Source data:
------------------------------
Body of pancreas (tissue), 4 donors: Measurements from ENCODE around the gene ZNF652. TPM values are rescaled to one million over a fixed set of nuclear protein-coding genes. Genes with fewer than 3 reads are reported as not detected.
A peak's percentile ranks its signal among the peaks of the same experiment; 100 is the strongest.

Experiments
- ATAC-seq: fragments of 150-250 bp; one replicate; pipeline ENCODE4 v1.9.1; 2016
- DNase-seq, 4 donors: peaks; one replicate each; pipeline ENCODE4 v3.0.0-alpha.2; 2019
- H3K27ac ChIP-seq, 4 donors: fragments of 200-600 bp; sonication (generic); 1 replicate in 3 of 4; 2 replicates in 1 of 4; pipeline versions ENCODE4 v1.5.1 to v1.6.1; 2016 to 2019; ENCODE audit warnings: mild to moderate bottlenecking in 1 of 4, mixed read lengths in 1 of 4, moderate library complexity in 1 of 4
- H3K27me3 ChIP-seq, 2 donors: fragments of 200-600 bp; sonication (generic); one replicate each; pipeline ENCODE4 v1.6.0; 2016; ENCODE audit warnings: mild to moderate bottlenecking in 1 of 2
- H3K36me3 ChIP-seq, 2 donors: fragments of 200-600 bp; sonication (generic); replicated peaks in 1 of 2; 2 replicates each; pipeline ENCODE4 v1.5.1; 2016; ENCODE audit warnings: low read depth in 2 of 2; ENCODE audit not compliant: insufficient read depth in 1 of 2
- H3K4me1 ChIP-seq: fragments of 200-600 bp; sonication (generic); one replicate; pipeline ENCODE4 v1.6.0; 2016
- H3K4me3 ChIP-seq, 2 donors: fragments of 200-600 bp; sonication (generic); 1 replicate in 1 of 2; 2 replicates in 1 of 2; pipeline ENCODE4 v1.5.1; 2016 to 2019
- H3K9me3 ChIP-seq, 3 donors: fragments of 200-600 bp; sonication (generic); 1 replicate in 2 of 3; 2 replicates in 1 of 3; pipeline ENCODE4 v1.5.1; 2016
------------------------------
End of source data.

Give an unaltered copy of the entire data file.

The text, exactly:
Body of pancreas (tissue), 4 donors: Measurements from ENCODE around the gene ZNF652. TPM values are rescaled to one million over a fixed set of nuclear protein-coding genes. Genes with fewer than 3 reads are reported as not detected.
A peak's percentile ranks its signal among the peaks of the same experiment; 100 is the strongest.

Experiments
- ATAC-seq: fragments of 150-250 bp; one replicate; pipeline ENCODE4 v1.9.1; 2016
- DNase-seq, 4 donors: peaks; one replicate each; pipeline ENCODE4 v3.0.0-alpha.2; 2019
- H3K27ac ChIP-seq, 4 donors: fragments of 200-600 bp; sonication (generic); 1 replicate in 3 of 4; 2 replicates in 1 of 4; pipeline versions ENCODE4 v1.5.1 to v1.6.1; 2016 to 2019; ENCODE audit warnings: mild to moderate bottlenecking in 1 of 4, mixed read lengths in 1 of 4, moderate library complexity in 1 of 4
- H3K27me3 ChIP-seq, 2 donors: fragments of 200-600 bp; sonication (generic); one replicate each; pipeline ENCODE4 v1.6.0; 2016; ENCODE audit warnings: mild to moderate bottlenecking in 1 of 2
- H3K36me3 ChIP-seq, 2 donors: fragments of 200-600 bp; sonication (generic); replicated peaks in 1 of 2; 2 replicates each; pipeline ENCODE4 v1.5.1; 2016; ENCODE audit warnings: low read depth in 2 of 2; ENCODE audit not compliant: insufficient read depth in 1 of 2
- H3K4me1 ChIP-seq: fragments of 200-600 bp; sonication (generic); one replicate; pipeline ENCODE4 v1.6.0; 2016
- H3K4me3 ChIP-seq, 2 donors: fragments of 200-600 bp; sonication (generic); 1 replicate in 1 of 2; 2 replicates in 1 of 2; pipeline ENCODE4 v1.5.1; 2016 to 2019
- H3K9me3 ChIP-seq, 3 donors: fragments of 200-600 bp; sonication (generic); 1 replicate in 2 of 3; 2 replicates in 1 of 3; pipeline ENCODE4 v1.5.1; 2016